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Imports Pass Big Three in Retail Market Share

There’s nothing like playing with the numbers to make a big story, or in this case a big report. As part of this blog’s job of informing car buyers, we have to explain the latest finding by R.L. Polk that says imports have overtaken domestic manufacturers in retail market share.

We have no issue with excluding fleet sales to come up with the numbers of 53% import market share versus 47% market share for the domestics. Ford, General Motors and Chrysler sell thousands of vehicles to rental car companies, governments and other industries, and they count those numbers in monthly sales figures even if they sell them at steep discounts. None of them reach the retail consumer.

Without those sales, Toyota, Honda, BMW and nine other import brands combined to pass the Big Three. Of course it sounds unfair to gang up on three automakers, but we really took issue with the fact that Big Three owned or partnered import brands, like GM’s Saab; Ford’s Land Rover, Volvo, Aston Martin and Jaguar; and Chrysler’s Mercedes-Benz (as part of DaimlerChrysler) counted against them, when in fact the profits or losses generated from those brands impact the domestic companies. Why is Land Rover’s recent success being counted against Ford?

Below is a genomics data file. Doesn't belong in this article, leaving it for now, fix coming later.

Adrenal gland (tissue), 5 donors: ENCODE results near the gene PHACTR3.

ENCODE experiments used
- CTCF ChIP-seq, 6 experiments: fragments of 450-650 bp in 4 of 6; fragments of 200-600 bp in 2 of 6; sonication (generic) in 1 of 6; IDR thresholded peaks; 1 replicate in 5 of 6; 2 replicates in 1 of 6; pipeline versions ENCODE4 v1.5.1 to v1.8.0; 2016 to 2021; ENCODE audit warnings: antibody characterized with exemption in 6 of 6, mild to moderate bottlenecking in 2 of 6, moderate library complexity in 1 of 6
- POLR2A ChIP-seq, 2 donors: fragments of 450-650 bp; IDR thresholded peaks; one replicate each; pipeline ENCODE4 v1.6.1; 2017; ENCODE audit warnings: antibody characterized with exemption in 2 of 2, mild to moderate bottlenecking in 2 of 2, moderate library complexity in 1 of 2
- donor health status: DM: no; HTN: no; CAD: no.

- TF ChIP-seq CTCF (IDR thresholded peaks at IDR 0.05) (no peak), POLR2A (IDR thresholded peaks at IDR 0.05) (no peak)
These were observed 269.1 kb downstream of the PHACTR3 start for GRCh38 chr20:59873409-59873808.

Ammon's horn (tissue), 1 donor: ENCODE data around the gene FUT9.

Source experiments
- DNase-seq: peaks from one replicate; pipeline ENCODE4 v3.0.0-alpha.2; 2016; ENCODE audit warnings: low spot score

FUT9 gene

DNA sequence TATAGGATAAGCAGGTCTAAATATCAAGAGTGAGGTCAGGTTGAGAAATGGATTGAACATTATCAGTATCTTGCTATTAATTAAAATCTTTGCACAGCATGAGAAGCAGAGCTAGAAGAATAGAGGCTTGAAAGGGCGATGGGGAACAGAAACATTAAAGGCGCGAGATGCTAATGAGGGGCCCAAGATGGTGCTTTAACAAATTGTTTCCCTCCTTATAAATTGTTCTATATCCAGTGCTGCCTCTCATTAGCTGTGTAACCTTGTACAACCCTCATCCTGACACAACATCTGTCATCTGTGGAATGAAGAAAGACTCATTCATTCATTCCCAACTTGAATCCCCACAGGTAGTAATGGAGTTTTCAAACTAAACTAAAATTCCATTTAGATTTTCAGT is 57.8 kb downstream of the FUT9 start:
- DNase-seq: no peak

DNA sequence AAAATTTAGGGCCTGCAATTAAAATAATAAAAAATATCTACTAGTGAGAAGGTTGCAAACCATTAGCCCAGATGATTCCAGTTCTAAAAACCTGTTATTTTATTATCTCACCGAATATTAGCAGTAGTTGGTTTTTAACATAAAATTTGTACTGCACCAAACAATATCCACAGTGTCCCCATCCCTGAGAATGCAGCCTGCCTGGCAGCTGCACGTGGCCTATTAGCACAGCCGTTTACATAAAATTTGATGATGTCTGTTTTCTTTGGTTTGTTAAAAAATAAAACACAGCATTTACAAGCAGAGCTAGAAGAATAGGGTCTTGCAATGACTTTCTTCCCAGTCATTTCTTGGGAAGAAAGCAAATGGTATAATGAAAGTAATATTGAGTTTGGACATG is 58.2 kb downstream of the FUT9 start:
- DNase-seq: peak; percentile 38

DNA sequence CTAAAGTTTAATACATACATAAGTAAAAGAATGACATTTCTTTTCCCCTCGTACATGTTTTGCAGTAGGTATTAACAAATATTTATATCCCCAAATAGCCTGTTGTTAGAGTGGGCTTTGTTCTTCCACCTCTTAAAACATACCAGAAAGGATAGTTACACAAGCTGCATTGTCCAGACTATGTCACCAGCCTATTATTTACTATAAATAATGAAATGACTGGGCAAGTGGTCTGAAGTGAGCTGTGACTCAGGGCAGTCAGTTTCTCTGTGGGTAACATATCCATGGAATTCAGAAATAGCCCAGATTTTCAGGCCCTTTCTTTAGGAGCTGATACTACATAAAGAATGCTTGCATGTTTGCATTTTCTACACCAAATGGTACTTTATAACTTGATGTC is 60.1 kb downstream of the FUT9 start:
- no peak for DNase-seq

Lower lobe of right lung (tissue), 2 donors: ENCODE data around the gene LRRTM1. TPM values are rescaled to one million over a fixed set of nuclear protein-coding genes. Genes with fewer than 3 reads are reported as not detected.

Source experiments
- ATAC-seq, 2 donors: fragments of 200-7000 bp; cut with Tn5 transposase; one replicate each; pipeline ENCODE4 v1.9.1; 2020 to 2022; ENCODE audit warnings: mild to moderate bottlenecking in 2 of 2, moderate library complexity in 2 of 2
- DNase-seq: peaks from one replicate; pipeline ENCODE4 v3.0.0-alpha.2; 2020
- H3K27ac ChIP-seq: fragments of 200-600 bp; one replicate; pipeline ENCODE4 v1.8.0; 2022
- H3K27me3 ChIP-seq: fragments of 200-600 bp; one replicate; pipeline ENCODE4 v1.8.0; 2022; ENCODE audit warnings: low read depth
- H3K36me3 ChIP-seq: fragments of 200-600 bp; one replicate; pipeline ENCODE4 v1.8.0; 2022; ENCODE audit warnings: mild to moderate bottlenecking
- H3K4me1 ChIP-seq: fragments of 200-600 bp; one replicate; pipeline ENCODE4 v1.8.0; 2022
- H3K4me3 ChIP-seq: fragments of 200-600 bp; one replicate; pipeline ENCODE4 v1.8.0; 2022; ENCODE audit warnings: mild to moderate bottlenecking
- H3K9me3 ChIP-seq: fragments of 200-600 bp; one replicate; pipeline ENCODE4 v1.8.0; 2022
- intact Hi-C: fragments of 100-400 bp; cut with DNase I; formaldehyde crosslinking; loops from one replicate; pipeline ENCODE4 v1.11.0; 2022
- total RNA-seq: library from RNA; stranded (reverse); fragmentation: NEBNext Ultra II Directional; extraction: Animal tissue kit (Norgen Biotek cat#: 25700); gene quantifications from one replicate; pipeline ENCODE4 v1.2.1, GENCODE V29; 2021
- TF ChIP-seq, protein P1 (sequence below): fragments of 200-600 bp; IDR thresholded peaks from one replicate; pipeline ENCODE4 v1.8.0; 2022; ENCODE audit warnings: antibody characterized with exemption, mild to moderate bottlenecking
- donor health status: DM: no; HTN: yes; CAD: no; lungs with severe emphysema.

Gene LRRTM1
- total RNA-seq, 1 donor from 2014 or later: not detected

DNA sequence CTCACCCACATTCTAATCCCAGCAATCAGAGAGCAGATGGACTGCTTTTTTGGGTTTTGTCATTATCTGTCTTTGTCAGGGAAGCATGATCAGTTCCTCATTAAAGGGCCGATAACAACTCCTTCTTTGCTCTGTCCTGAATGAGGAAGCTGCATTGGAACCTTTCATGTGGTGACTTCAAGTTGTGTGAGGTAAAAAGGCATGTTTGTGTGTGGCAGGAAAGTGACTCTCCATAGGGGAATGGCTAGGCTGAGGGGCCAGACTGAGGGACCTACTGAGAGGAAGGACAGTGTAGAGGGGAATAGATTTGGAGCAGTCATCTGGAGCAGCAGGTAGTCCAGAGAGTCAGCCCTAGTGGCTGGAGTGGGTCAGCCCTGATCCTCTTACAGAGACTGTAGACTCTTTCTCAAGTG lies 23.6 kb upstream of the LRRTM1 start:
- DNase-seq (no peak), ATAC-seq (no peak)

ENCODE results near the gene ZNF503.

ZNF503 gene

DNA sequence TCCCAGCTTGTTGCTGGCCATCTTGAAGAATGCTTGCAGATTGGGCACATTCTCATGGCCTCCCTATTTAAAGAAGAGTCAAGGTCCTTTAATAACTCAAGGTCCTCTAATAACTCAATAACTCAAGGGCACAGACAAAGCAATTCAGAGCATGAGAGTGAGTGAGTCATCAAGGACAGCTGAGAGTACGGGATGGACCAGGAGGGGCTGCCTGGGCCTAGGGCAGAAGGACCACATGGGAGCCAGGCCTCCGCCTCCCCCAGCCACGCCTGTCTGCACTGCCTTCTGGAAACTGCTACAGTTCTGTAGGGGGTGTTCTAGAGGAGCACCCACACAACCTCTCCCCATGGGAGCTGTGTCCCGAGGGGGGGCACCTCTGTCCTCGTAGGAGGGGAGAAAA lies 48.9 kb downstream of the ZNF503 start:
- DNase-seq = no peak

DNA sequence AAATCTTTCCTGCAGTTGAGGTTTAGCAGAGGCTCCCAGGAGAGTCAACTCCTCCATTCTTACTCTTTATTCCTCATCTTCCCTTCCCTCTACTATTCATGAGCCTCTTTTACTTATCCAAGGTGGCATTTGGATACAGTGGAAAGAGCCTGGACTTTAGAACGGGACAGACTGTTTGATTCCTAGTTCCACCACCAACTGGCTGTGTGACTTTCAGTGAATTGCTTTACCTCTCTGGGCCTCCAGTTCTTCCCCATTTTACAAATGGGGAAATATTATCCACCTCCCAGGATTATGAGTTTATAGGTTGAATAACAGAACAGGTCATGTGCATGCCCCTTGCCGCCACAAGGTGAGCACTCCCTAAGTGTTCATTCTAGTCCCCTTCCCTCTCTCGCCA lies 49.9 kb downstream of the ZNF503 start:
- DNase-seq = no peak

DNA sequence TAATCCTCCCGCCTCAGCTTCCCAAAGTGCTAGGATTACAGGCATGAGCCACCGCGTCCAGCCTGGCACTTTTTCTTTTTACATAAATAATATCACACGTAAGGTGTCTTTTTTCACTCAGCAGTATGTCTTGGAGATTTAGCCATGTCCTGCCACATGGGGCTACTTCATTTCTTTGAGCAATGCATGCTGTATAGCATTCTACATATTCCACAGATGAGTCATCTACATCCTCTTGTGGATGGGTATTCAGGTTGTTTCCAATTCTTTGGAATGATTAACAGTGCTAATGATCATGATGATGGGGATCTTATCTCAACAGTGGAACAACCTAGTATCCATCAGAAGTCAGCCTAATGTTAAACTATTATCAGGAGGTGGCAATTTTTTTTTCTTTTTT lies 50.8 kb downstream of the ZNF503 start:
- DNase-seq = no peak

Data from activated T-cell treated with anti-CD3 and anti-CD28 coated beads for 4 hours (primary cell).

All this report does is deal a psychological blow to American manufacturers. We think the numbers that show Toyota (932,229 vehicles) catching up to GM (1,168,046) and Honda (604,871) getting close to Ford (768,003) are actually more important than the cumulative total.

[Imports Overtake Big 3, Automotive News – registration required]

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Former managing editor David Thomas has a thing for wagons and owns a 2010 Subaru Outback and a 2005 Volkswagen Passat wagon. Email David Thomas

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